An adaptive enterprise (or adaptive organization) is an organization in which the goods or services demand and supply are matched and synchronized at all times. Such an organization optimizes the use of its resources (including its information technology resources), always using only those it needs and paying only for what it uses, yet ensuring that the supply is adequate to meet demand.”1
Organizations—enterprises, corporations, companies and businesses—exist to make the biggest profit possible in the shortest amount of time. Their secondary goal is to sustain that pattern of highly competitive profitability indefinitely. That begs the question: is there a paradigm in which adaptive and sustainable can be inherently interwoven, or is sustainable adaptability an oxymoron?
The way-of-doing-business changes that enterprises face just to exist in today’s evolving competitive environment are extreme, challenges coming in the near future are even more intense, and they are coming at all of us at record speed and variety. There is no question that each business has to adapt quickly and effectively to respond profitably to each new development. So, while successful business leaders and their teams are adapting at a frantic rate, is it possible to build a sustainable, adaptive culture?
Yes. Effective adaptiveness is an always-evolving, innovative, learned and encouraged way of thinking and acting—existing. Adaptive leaders understand that what worked today won’t work tomorrow, and they empower their teams to roll fluidly in front of the flow. They excel in the following characteristics2:
"Agility, open minds and a never ending pursuit of waste and opportunities because change is hard and developing the skill set to adapt is far and away one of the most important traits for the world’s most successful companies.”
— MetaExpert David Goodman
"Adaptive organizations move quickly and adjust dynamically to market pressures and changes. In order to thrive in today’s environment one must move rapidly, often before all the data is in. The barriers to adaptive organizations are often entrenched mangers with a fixed paradigm, and organizations which fear repercussions if they are wrong. One must have the ability to experiment and adjust real time. Sure errors may happen, but they will be adapted to immediately after.”
— MetaExpert Rich Morley
“Mitch and Steve Rales from Danaher. As mentors they provided the lead by example leadership traits that exemplified that skills required to drive real cultural change. Danaher is by far one of the most successful in terms of cultural integration and working capital success that fuels the fire lit by the Rales brothers.”
— MetaExpert David Goodman
“There are many barriers to being an adaptive organization, but the key to overcoming these barriers is proper change management. The main issue is complete and transparent COMMUNICATION. If employees and team members do not know or clearly understand the “whys” and “hows” of the situation, then the other barriers or issues cannot be resolved, or at least not resolved easily. People need to clearly understand:
For companies who use Strategy Deployment (or Hoshin-Kanri), they may already be deploying a technique called “catch-ball”. The key is to carry out the discussions level by level through the organization, rather than stopping with the management levels. At the lower levels, the ideas for activities that the teams can consider are constrained by their level in the work place, but employees still need to be involved in order to feel included. This goes beyond sitting in large meetings and watching presentations. “Catch-ball” meetings offer them the opportunity to shape their responses and participation. Their supervisors also have the ideal opportunity to discuss the “what’s in it for me” question to help staff understand the individual impact.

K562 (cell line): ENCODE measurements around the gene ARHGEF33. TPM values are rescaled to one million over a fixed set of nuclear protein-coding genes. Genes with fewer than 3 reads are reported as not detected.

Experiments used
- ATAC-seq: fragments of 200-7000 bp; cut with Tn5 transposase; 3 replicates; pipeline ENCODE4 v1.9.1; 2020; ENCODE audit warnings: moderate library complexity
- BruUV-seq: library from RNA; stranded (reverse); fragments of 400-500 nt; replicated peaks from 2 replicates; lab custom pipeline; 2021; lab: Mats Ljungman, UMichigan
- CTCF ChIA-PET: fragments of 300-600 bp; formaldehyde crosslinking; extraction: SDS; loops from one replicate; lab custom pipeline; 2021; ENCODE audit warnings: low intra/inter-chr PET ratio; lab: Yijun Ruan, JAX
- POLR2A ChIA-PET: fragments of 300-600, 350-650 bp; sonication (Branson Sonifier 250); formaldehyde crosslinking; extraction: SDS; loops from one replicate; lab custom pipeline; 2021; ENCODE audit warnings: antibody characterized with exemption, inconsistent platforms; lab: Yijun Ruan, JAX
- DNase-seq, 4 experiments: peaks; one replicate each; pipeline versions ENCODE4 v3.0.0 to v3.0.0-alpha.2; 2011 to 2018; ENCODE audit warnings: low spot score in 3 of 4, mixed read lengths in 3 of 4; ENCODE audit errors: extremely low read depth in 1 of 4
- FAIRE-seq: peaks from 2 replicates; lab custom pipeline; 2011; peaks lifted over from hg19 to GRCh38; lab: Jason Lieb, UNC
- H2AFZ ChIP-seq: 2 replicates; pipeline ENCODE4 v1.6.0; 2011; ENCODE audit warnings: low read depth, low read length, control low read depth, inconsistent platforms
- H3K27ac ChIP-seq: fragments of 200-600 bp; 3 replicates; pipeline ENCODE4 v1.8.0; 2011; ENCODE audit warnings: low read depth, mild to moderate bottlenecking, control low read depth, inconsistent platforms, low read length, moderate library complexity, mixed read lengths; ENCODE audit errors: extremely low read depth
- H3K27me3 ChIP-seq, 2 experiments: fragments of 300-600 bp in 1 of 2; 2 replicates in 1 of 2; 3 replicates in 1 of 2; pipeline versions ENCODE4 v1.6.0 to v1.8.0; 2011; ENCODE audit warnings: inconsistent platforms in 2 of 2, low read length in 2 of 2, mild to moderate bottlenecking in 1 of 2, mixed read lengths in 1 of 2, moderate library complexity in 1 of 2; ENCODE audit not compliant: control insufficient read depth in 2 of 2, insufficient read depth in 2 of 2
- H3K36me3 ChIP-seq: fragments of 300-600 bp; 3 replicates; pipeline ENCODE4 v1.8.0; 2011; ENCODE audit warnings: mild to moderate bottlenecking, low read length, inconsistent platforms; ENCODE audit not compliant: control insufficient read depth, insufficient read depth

It is only when everyone understands, and is aligned with the changes happening, that the organization can become truly adaptive. The extra time, effort and patience needed to carry communication through to all levels, and back up, is well worth it.”
— MetaExpert Stephen Cherlet
These characteristics are the core values, mission and culture of highly adaptive organizations. They are woven through the mission, vision, ethics and personal behaviors of every person in the organization.
Fundamentally, being adaptive is rooted in an organization-wide, passionate “can do!” attitude. Business processes, projects and people aligned to innovate and deploy innovation, eagerly taking ownership of the projects required and the outcomes achieved.
Mechanical leaders focus on the overall activities of the business, such as:
This is all work that needs to be done in many organizations, and leaders who are very good at the mechanics of business are invaluable to organizations in one or many areas of management.
Adaptive leaders focus on outcomes that have added value, such as:
It takes heart, head and hands to be an effective practitioner of either leadership style. Perhaps, above all, is the value of a leader’s ability to communicate the mission to their teams, and facilitate the team’s success.
A company that has only one type of leader is unlikely to achieve optimal success. Someone has to keep the systems running well while others figure out how to identify opportunities and generate results from them. And at the end of the day, every organization needs to keep their good leaders happy by allowing them to assume the leadership roles in which they can succeed, whether their best environment is a corner office, a shop floor, on the go, or on the clock.